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Bibliographic InfoPaper provided by University Library of Munich, Germany in its series MPRA Paper with number 46065.
Date of creation: 03 Apr 2013
Date of revision:
solar PV; wind generation; electricity demand; AEMO; electricity demand forecasting; renewable energy; transmission; climate change adaptation; Feed-in tariffs; non-scheduled generation; FiT; residential solar PV; Sustainable; DUOS; TUOS; smart meters;
Find related papers by JEL classification:
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- O3 - Economic Development, Technological Change, and Growth - - Technological Change; Research and Development; Intellectual Property Rights
- O31 - Economic Development, Technological Change, and Growth - - Technological Change; Research and Development; Intellectual Property Rights - - - Innovation and Invention: Processes and Incentives
- O33 - Economic Development, Technological Change, and Growth - - Technological Change; Research and Development; Intellectual Property Rights - - - Technological Change: Choices and Consequences; Diffusion Processes
- Q01 - Agricultural and Natural Resource Economics; Environmental and Ecological Economics - - General - - - Sustainable Development
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- Q28 - Agricultural and Natural Resource Economics; Environmental and Ecological Economics - - Renewable Resources and Conservation - - - Government Policy
- Q31 - Agricultural and Natural Resource Economics; Environmental and Ecological Economics - - Nonrenewable Resources and Conservation - - - Demand and Supply; Prices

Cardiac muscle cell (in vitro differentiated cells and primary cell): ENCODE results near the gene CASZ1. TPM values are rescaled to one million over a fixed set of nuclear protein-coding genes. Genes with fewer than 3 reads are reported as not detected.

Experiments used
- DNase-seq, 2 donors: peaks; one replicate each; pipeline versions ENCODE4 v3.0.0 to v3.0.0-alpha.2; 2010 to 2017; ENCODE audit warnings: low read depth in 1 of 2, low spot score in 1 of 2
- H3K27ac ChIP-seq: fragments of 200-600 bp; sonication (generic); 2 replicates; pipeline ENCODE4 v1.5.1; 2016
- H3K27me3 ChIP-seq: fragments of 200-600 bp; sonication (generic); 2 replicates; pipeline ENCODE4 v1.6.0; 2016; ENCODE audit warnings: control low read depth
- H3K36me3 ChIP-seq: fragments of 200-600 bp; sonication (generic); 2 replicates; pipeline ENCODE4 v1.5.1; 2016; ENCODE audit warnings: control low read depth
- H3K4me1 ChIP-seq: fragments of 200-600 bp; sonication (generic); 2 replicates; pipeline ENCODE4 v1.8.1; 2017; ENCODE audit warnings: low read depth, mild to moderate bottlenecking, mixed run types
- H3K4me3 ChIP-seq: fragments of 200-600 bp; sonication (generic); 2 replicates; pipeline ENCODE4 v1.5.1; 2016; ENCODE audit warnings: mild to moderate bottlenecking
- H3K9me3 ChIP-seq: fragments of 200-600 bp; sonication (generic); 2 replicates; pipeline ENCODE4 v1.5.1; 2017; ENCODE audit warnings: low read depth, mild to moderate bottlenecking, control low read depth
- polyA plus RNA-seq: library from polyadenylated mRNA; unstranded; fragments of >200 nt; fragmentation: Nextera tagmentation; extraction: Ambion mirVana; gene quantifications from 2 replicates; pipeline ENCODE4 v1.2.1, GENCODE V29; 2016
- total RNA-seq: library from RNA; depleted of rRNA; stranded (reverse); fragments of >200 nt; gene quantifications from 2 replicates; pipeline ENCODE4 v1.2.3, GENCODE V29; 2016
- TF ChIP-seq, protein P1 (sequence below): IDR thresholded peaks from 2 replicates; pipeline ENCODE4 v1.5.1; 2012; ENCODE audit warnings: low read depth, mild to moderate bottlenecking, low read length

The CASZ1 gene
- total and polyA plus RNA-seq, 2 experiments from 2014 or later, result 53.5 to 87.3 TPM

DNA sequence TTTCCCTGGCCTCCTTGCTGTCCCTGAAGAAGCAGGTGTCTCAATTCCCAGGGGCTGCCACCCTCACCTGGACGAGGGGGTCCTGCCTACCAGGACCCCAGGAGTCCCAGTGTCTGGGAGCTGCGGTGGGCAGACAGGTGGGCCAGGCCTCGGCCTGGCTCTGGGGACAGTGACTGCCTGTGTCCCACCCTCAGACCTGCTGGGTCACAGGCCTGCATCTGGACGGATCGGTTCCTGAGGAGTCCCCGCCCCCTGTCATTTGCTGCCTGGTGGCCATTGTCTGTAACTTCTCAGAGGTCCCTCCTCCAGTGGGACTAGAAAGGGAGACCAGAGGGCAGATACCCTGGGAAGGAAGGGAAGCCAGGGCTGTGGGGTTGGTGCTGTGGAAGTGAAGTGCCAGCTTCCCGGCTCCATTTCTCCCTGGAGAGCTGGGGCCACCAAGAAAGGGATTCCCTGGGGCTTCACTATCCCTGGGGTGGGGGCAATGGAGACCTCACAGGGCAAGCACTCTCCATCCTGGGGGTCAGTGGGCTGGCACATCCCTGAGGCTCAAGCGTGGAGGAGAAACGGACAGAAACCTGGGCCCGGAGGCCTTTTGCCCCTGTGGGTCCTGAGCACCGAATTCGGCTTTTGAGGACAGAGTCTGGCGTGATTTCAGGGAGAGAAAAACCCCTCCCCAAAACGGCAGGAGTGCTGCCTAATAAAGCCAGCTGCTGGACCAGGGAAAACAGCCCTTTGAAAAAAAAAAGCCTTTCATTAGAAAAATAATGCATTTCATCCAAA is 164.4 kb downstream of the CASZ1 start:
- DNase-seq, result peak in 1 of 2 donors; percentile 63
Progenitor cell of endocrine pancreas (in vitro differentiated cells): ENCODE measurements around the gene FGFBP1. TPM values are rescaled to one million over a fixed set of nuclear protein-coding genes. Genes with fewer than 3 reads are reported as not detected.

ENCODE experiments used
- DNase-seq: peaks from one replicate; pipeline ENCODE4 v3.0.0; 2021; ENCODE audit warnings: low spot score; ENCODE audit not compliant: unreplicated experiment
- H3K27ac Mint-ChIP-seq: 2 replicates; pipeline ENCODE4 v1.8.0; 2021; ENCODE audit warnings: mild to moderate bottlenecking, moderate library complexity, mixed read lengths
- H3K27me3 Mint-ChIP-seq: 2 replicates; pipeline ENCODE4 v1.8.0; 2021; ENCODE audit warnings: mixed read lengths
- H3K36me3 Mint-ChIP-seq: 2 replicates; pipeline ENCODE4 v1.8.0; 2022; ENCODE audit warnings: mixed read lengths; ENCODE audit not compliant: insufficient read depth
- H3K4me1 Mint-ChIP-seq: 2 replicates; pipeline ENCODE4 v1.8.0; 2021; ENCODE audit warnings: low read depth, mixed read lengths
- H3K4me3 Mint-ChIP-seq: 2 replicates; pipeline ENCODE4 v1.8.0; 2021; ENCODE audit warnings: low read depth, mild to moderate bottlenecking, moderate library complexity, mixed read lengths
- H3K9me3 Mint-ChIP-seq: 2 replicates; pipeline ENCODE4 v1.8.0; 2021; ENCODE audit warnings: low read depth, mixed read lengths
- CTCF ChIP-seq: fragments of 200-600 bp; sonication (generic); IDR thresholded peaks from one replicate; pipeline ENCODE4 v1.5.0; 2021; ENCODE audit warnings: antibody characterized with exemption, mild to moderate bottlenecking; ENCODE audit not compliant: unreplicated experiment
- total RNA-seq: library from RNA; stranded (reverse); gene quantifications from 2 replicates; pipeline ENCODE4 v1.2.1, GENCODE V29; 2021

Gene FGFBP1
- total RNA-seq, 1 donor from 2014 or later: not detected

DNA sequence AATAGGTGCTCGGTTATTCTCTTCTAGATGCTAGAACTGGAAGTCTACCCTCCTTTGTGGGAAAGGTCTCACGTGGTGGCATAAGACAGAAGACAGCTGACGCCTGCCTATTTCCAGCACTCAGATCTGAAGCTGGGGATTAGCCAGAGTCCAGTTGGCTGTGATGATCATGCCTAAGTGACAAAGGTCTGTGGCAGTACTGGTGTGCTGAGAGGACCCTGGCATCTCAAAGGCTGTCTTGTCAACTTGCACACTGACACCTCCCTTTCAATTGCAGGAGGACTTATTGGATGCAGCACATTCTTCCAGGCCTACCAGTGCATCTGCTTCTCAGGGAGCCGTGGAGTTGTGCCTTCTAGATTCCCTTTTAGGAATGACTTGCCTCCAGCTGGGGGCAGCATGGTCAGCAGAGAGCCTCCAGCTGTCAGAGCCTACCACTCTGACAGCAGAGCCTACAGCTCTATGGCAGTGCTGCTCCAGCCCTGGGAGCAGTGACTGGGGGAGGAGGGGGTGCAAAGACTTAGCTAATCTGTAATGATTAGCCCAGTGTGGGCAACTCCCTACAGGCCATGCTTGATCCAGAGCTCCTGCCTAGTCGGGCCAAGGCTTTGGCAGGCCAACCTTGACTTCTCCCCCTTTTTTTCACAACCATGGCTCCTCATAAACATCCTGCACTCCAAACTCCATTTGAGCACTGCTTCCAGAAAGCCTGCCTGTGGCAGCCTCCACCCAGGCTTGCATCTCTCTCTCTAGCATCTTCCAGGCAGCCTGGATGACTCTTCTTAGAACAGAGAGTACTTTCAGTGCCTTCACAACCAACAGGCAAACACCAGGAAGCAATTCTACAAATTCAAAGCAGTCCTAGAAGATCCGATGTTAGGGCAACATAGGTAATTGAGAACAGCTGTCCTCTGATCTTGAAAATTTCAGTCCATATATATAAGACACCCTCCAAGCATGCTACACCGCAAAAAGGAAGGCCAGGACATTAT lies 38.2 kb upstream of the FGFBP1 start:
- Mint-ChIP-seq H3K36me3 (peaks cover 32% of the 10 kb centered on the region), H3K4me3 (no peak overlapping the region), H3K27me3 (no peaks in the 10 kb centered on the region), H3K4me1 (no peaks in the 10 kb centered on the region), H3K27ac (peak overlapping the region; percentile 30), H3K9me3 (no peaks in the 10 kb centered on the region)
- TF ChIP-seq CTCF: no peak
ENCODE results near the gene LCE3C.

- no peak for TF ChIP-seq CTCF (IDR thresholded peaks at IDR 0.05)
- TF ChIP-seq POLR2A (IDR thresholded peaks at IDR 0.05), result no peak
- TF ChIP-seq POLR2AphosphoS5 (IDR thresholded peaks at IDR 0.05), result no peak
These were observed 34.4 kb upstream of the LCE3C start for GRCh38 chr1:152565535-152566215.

- Q4 - Agricultural and Natural Resource Economics; Environmental and Ecological Economics - - Energy
- R22 - Urban, Rural, Regional, Real Estate, and Transportation Economics - - Household Analysis - - - Other Demand
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This paper has been announced in the following NEP Reports:
- NEP-ALL-2013-04-13 (All new papers)
- NEP-ENE-2013-04-13 (Energy Economics)
- NEP-ENV-2013-04-13 (Environmental Economics)
- NEP-FOR-2013-04-13 (Forecasting)
Please report citation or reference errors to , or , if you are the registered author of the cited work, log in to your RePEc Author Service profile, click on "citations" and make appropriate adjustments.:
- Bell, William & Foster, John, 2012. "Feed-in tariffs for promoting solar PV: progressing from dynamic to allocative efficiency," MPRA Paper 38861, University Library of Munich, Germany, revised 28 Apr 2012.
- Foster, John & Bell, William Paul & Wild, Phillip & Sharma, Deepak & Sandu, Suwin & Froome, Craig & Wagner, Liam & Misra, Suchi & Bagia, Ravindra, 2013.
"Analysis of institutional adaptability to redress electricity infrastructure vulnerability due to climate change,"
47787, University Library of Munich, Germany.
- John Foster & William Paul Bell & Phil Wild & Deepak Sharma & Suwin Sandu & Craig Froome & Liam Wagner & Suchi Misra & Ravindra Bagia, 2013. "Analysis of institutional adaptability to redress electricity infrastructure vulnerability due to climate change," Energy Economics and Management Group Working Papers 6-2013, School of Economics, University of Queensland, Australia.